Following the repair of the inside of the fiberglass hood from the Arctic Cat snowmobile, it is time to tackle the outside portion of the repair.

The outside of the hood had gelcoat that had been damaged, and is in need of a cosmetic repair.  The hood had been prepped with a grinder to remove loose pieces and provide an abraded surface that will have good bond strength.

The first step is to remove the tape that had been limiting resin intrusion.  The resin was well on the way to curing prior to the tape being removed.

Tape removed. The backside had just been repaired and the tape held the resin from coming through.

Tape had been applied at the other corner to keep resin from coming through.

Next was to begin the actual repair.  The area was taped off to limit the resin and filler getting onto the neighboring gelcoat.  The tape was used more as a dam than as a flat edge.

These areas had been ground out. Then they were taped off to limit the mess of the filler.

The repair material was a filled epoxy resin.  The first step is to apply the pure mixed epoxy to the the substrate.  This is done prior to the application of the filler.  It helps with the bonding process to have some pure epoxy between the filler and the fiberglass.

Then a batch of epoxy filler was mixed into a thick paste to be applied to the repair areas.  Part of the challenge is to fill the voids to be level with the existing gelcoat.  If they are too high, they will need to be sanded off.  Too low and a bunch more filler will be required.

This shows the brownish-red filler applied to the repair areas.

The filler paste takes a while to cure.  Once it does, the tape can be removed.

The filler had cured and the tape was removed.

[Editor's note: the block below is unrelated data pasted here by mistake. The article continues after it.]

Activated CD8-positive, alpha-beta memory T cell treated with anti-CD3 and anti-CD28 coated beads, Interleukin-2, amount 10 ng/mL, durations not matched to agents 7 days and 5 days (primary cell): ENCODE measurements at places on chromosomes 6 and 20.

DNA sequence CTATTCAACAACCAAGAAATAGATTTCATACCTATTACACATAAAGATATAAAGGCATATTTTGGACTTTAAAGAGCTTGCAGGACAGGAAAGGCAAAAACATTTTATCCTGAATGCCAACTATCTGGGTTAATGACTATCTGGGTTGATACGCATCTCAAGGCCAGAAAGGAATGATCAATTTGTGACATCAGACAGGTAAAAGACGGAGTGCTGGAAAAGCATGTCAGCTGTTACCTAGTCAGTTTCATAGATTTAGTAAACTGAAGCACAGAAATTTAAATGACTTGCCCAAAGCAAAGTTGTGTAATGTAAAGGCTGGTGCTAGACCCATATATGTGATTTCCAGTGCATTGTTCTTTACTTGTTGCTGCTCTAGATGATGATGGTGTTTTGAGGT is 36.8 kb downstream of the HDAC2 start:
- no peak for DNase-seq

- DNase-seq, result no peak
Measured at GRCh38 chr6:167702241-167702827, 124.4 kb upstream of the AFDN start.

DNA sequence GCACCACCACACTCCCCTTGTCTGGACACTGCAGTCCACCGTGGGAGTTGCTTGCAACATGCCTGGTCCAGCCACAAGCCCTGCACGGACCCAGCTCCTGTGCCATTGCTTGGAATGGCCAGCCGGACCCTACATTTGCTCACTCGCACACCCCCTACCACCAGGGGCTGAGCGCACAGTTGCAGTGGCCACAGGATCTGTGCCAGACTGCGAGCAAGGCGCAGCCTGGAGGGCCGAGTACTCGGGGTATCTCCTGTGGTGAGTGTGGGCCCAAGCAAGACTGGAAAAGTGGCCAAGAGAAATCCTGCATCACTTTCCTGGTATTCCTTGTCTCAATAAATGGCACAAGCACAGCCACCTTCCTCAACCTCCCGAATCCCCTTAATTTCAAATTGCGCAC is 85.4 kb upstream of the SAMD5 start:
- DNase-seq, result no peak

Then the sanding can begin.  Beginning with a coarse grit helps the work go faster, but there is greater risk of creating damage to the surrounding gelcoat.  The first pass here was at 80 grit.

The first sanding is completed. You can see some of the sanding went over to the neighboring gelcoat, but it was limited with careful work.

These areas were sanded by hand.  Power tools are available, but the overlap onto the gelcoat would have been greater.  Depending on your project, that may not be as important to you.  Going after an area with power tools runs the risk of flattening out the entire area and removing a bunch of gelcoat.  The whole profile of the are could end up being sunken down from the original profile.

One of the other areas after being sanded.

There were still a few very minor low spots that required filler.  This was more of a “skin coat” so there was not the need for all of the tape.

A followup application of filler was not as extensive, so there was not a requirement for tape. The was applied with a gloved fingertip.

All of the areas were skimmed with a thin layer of filler.  Following cure, they were sanded again, but this time only a few high spots were sanded with 80 grit.  The next stage was some 180 grit, finishing with some 320 grit sandpaper.

The final sanding was to ensure a smooth transition from the repair areas to the gelcoat areas.  Making sure that there were not any dips or lines in the repair transitions will help to ensure that the repair will not be spotted.  Sometimes the hard edges can be seen with a visible eye, but an experienced touch is the best way to check out a transition.  Running your entire hand (not just your fingers) over the repair will help you gauge the smoothness and straightness of the repair.

The second filler application had been sanded smooth. Now everything is at one smooth layer.

The last thing to do is to paint the repair areas of the hood.